The menu at Julian Serrano was rather extensive. I liked having the opportunity to choose from an array of dishes, prepared both traditionally and nouvelle style. I thought tapas style dining was the perfect choice for us since we had been grazing all day and really just wanted a light meal to hold us over. When we first arrived at 7pm, the restaurant was empty but it quickly filled up at 9pm. I guess Vegas goers like to dine later. I personally prefer the early bird special. There were some service hiccups such as the tapas coming out even before the wine was served. But overall, the meal was satisfying. And the rossalet really brought it up another notch.

Hits: rossalet was the winner
Misses: got real crowded
Rating: ***

Julian Serrano
3730 S Las Vegas Blvd.,
Las Vegas, NV 89115
(702) 590-7111

Thursday, January 20, 2011

China Poblano, Las Vegas: Jose Andres's successful new dining concept

As someone who doesn't like gambling much or hitting the hot night club until 4am, Vegas has never appealed to me. Thankfully during my last trip, I came to realize that Vegas could be done the right way especially when you threw in dinner at some good restaurants. So when I was making dinner plans for a business trip to Vegas during CES 2011, I did some research on hot new restaurants in town. Jose Andres' two new restaurants Jaleo and China Poblana at the Cosmopolitan were top on the list. It was an easy decision because I'm a huge fan of Andres's The Bazaar at SLS Hotel in Beverly Hills.

Andres brought the Jaleo branded Spanish tapas restaurant (with locations in the East Coast) to Vegas just a month ago. China Poblano on the other hand, is a brand new concept which features a mix of Chinese and Mexican cuisine. I just had to check out this new restaurant.

The two cultures are clearly segregated in both decor of the restaurant and on the menu. One side of the restaurant is decorated with an Asian theme and showcases Chinese chefs preparing dim sum. On the other side, Mexican cooks are making tortillas from scratch.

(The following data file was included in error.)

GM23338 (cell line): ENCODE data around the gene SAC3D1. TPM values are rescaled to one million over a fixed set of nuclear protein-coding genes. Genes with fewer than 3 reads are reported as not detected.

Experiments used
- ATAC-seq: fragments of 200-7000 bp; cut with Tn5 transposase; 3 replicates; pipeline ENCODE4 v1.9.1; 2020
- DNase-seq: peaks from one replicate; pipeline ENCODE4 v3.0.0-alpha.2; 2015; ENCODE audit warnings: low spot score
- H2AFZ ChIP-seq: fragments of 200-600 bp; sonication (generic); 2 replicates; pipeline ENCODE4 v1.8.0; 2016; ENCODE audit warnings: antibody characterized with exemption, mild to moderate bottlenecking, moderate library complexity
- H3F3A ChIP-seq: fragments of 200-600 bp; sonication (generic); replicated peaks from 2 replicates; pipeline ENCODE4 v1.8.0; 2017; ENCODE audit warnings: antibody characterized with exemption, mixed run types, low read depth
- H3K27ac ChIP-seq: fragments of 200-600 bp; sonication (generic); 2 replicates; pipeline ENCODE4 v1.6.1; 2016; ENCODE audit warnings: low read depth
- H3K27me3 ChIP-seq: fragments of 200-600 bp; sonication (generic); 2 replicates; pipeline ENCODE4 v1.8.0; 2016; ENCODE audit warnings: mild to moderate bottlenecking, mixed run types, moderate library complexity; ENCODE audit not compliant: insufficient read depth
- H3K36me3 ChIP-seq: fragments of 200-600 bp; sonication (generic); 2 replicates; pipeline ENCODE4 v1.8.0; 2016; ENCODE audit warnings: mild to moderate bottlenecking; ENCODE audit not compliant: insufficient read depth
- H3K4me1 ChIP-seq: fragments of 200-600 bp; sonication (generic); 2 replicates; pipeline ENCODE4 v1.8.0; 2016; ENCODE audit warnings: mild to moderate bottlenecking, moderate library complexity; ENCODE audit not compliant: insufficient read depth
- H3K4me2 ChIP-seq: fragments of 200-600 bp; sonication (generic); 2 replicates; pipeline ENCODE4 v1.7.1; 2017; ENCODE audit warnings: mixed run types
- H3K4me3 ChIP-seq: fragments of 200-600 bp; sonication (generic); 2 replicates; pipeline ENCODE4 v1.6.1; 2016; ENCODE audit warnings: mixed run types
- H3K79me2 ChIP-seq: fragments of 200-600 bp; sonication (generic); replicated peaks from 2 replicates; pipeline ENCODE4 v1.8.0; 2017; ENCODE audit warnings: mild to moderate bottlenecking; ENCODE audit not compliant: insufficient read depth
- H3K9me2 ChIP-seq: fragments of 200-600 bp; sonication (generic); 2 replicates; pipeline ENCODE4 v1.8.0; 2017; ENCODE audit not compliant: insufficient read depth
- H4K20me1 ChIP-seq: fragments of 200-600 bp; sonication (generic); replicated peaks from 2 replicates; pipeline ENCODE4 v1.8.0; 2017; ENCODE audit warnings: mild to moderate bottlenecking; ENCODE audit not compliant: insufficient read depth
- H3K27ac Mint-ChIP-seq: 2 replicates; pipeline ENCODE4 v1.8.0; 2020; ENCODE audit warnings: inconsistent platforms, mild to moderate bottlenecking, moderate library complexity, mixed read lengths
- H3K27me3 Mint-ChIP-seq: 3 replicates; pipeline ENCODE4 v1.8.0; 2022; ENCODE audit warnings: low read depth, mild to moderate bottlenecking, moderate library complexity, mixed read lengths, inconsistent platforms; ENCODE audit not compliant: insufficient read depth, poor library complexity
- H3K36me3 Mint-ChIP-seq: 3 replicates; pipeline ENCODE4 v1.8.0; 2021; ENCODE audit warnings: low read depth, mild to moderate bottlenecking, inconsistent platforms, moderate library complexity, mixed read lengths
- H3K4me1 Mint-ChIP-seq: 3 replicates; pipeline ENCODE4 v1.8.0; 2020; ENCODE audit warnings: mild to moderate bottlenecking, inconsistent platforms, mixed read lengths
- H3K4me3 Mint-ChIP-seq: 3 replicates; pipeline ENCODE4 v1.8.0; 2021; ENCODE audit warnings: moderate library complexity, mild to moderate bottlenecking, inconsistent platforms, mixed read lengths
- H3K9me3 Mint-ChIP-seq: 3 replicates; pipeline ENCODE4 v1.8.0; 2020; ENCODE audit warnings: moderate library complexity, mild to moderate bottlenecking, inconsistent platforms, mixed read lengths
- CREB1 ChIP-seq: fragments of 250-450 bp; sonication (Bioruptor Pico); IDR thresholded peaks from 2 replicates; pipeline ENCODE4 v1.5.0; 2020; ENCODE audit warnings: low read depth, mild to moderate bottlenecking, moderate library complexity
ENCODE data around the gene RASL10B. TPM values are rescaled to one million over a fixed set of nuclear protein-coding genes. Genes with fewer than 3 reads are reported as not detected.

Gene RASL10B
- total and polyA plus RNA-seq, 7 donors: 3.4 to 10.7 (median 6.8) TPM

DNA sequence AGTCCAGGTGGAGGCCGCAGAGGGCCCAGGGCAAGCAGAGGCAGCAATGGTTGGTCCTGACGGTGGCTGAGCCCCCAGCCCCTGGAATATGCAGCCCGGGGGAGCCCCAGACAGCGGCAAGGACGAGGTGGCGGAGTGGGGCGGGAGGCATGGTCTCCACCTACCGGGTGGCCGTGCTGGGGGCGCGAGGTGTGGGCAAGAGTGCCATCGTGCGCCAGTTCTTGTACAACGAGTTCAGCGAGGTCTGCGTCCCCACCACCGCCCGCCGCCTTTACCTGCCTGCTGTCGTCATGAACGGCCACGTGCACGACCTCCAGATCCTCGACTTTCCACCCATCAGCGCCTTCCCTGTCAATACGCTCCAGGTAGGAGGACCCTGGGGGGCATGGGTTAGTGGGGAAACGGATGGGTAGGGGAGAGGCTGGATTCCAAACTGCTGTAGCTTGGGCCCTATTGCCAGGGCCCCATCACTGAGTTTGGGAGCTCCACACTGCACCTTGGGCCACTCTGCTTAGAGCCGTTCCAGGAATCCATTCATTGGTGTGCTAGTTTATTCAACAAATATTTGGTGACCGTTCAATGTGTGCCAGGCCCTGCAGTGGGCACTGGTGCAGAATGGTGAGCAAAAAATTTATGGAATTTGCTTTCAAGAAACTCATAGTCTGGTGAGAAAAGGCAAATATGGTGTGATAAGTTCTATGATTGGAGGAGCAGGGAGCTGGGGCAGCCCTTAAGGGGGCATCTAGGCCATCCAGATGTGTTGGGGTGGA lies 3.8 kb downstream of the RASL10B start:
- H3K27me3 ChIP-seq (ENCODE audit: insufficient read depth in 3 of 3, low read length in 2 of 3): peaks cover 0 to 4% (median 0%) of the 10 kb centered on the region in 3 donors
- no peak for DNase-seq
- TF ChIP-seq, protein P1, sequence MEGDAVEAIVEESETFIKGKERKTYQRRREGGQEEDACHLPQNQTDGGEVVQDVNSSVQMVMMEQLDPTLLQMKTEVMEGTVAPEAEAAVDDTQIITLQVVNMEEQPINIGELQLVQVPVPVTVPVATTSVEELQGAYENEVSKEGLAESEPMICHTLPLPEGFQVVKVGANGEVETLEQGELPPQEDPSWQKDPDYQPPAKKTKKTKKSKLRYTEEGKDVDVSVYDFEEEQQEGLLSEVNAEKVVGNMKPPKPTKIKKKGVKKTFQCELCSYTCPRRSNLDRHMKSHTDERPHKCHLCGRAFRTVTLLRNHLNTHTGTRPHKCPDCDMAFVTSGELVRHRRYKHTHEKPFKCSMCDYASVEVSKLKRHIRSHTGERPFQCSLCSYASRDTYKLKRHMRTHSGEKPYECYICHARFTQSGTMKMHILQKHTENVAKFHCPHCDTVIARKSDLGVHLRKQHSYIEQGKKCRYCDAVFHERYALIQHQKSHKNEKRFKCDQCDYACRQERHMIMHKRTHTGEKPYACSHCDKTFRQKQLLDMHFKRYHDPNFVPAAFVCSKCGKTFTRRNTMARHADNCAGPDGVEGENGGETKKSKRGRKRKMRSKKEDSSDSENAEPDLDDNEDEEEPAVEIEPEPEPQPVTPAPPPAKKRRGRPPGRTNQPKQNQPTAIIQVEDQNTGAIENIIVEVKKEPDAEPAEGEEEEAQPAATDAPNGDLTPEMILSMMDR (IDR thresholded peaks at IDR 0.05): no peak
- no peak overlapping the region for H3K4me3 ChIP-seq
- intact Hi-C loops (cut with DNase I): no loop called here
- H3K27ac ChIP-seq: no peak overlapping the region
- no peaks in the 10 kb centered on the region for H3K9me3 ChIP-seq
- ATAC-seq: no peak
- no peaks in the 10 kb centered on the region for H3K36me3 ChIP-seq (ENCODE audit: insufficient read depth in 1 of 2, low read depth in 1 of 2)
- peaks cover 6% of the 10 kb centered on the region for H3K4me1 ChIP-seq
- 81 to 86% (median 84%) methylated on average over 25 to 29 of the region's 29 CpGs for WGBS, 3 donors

I was surprised at how small and intimate the restaurant was, compared to the oversized seating capacity at most Vegas restaurants. China Poblano was also rather casual with simple furniture, communal tables and metal napkin dispensers on the tables. This is definitely less swanky than the Bazaar. The space is accented with Chinese masks and digital portraits of Chinese and Mexican people on the walls, and Chinese bicycle wheels on the ceiling.

The menu is served tapas style and reasonably priced for an upscale establishment. Tacos are mostly under $10 and larger plates are in the mid-teens. The most exciting items on the menu were the unique tacos (duck tongue, tendon).

Salt air margarita is a popular drink at The Bazaar. The drink was strong in alcoholic content and topped with a salty foam. Expect a foam mustache after taking a sip. There's no way around it.

Silencio - duck tongue, rambutan fruit

I really enjoyed this taco. I've had beef tongue before, but never duck. The texture was different - the duck tongue was essentially a large piece of cartilage. It was crunchy and well seasoned. I loved the pairing of rambutan which is a sweet tropical fruit that I grew up eating in Singapore. I thought this was a great way of showcasing Asian ingredients and flavors in a Mexican package.

Carnitas - braised baby pig, pork rinds, spicy salsa verde cruda
I liked the tender carnitas with the crunch pork rinds, which made this a very greasy dish. The acidity from the lime was essential to cut the fattiness of this dish. The carnita was tender and moist, and was served with a smokey chipotle salsa. This was definitely a very heavy dish.

Viva China - soft beef tendon, kumamoto oysters, scallions, Sichuan peppercorn sauce